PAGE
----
Scene xv Cleopatra has a sense of doom, feeling intuitively that she will never leave this monument, having locked herself in her own tomb prematurely. Even in this moment of crisis she is self-consciously regarding her own behaviour, welcoming sorrow and despising comforts. Her speech, when she sees Antony, is grandiloquent and she responds to Antony’s assertion that he has not been defeated by Caesar but by himself with his own courage. The poetry uplifts the situation as he declares: “I am dying, Egypt, dying” (repeated later) with its reminder of the scope of their power but we cannot help but notice that she will not immediately grant his last request of a final kiss out of fear of capture were she to come down. She knows various methods of suicide to escape the enemy and still regards Octavia as such but, by her refusal to descend, the wounded Antony has to be hoisted up to kiss her.
There is grim humour in her remark that he is so heavy it makes this a game but her lyrical speech and classical references still do not conceal her concern for her own safety. He is literally raised after his metaphorical fall and calls for wine as he always did. While she abuses Fate, he offers practical advice and is anxious for her, telling her to appeal to Caesar but trust only Proculeius. She resolves to die but he encourages her to dwell on her thoughts, which we know she is good at. She must not lament but should recall his former glory and accept his truly Roman death by his own hand; ironically he is now moved by those virtues and values he has rejected throughout – those of Rome. Even now she centres on herself, asking him to consider her plight in a world like a sty without him and he dies to imagery of a final melting as she calls to her women as audience, as she has always done.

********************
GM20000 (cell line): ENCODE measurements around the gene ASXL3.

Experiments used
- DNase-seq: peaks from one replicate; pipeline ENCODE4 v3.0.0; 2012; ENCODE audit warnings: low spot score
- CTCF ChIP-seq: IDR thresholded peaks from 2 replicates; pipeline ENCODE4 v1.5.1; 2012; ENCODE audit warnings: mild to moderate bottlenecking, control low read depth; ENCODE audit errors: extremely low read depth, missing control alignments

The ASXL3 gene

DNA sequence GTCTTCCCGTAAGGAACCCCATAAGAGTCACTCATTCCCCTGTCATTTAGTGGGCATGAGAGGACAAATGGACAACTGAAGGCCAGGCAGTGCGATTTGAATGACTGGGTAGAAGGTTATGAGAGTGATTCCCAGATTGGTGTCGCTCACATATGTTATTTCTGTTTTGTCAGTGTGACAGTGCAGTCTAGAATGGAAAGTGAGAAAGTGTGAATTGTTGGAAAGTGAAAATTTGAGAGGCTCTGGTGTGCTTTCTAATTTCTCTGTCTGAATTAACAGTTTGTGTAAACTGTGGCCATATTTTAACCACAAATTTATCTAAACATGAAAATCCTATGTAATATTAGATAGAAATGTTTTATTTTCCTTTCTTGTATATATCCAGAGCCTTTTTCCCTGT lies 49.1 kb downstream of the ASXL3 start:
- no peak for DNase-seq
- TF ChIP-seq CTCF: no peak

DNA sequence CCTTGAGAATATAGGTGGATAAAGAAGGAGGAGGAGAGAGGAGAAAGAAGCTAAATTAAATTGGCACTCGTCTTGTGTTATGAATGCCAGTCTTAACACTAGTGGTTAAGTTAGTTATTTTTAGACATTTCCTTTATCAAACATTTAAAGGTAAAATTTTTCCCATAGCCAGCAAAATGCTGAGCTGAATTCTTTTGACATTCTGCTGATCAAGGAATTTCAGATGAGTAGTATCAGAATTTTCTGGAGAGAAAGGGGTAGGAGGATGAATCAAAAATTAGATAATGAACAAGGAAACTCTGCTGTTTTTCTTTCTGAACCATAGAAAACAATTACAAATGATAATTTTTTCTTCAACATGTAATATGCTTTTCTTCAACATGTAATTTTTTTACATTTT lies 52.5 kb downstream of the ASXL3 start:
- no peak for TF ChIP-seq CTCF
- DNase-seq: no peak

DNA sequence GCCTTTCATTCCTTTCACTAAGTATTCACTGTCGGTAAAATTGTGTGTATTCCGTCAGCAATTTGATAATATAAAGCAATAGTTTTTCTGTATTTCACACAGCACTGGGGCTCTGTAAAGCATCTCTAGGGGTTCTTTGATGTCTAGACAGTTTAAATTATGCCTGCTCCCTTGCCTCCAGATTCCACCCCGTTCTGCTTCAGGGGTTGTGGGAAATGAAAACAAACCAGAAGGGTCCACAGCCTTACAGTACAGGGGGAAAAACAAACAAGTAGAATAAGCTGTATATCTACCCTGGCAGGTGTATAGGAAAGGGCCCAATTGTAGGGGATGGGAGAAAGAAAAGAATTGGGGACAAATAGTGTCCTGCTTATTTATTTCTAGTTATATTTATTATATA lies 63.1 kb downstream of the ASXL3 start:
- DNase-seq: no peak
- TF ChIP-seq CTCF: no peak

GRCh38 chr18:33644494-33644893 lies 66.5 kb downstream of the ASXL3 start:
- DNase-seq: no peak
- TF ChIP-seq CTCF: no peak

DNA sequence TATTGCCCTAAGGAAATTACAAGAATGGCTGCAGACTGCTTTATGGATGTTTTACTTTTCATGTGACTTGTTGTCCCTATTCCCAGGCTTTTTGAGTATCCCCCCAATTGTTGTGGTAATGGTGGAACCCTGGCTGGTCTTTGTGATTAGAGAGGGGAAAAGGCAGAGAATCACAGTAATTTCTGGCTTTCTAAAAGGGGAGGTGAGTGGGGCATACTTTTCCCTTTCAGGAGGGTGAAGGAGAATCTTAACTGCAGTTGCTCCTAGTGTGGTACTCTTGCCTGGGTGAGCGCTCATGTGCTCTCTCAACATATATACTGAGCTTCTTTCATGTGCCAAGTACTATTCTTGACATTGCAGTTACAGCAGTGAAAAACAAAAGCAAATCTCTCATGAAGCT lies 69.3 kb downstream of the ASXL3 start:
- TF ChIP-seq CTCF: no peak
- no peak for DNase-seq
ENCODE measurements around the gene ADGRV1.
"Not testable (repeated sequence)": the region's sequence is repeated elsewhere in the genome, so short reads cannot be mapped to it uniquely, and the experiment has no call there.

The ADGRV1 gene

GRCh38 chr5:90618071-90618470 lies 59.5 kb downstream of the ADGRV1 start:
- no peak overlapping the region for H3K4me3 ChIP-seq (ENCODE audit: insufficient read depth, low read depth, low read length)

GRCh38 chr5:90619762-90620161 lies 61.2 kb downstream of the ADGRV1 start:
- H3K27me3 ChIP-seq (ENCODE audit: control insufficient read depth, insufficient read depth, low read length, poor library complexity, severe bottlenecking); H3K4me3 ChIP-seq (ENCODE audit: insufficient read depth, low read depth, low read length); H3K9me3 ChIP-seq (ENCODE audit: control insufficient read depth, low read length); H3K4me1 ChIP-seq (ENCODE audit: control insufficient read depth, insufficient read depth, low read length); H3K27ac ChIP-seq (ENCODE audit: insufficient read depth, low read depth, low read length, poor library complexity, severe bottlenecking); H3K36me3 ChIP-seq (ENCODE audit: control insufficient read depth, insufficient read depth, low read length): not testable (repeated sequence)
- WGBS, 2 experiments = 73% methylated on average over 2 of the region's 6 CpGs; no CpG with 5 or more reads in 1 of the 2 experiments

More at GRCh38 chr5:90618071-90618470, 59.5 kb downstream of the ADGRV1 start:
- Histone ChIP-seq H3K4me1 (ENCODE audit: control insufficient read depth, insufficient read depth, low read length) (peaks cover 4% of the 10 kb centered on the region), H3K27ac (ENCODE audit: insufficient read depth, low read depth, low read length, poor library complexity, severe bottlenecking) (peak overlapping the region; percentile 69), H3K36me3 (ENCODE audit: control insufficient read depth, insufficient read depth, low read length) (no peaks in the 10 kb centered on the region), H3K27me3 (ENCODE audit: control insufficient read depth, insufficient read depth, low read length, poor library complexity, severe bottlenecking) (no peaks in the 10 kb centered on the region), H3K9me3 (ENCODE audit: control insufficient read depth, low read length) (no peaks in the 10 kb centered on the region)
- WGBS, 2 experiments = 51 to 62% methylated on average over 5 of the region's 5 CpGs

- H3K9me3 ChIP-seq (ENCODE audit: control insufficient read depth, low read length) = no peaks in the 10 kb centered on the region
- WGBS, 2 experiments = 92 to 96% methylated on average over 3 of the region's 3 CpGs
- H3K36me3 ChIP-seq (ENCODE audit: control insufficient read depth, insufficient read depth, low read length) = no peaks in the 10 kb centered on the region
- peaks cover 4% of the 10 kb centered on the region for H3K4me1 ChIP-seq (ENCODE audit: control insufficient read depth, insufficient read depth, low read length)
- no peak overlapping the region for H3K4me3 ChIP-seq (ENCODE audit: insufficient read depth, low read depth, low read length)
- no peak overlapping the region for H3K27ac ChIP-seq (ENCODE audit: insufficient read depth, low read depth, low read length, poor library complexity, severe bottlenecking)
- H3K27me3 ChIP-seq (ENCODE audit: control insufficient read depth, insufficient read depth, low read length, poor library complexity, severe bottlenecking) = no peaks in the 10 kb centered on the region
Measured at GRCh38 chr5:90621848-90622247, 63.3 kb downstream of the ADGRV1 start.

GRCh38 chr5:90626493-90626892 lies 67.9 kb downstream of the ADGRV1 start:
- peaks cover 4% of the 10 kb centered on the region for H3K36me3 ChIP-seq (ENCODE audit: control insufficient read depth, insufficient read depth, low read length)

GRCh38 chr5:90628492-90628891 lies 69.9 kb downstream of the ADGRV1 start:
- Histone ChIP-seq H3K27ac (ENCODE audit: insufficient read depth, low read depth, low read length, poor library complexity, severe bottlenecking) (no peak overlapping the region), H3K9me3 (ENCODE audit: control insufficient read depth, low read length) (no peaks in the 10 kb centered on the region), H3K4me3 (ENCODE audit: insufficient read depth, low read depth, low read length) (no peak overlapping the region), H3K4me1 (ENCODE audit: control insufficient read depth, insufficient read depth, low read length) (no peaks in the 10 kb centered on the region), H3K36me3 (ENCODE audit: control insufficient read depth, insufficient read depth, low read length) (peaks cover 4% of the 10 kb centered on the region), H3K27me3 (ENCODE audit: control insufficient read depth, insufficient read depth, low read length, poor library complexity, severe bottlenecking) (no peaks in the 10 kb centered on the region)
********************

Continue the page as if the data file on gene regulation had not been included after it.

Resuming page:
Her world seems empty and dislocated now and there is nothing significant in it. After her faint, she stresses her own common humanity (in response to Iras’ term “Royal”) which gives her general validity although, when he was alive, she had thought they were gods. Nothing is worthwhile to her now and neither bearing trouble nor rebelling against it has value: therefore she must kill herself rather than wait for death to take her. She shows concern for her anxious women and, ironically, admires the Roman virtues of bravery and nobility in suicide. We note that she is full of energy and resolve and sees a way forward even if that is death.
At the end of Act IV one of the eponymous figures is dead: if this is a tragedy it is not that of Antony alone as the final act belongs to Cleopatra and we are tense as we wait to see how she will carry out her intentions.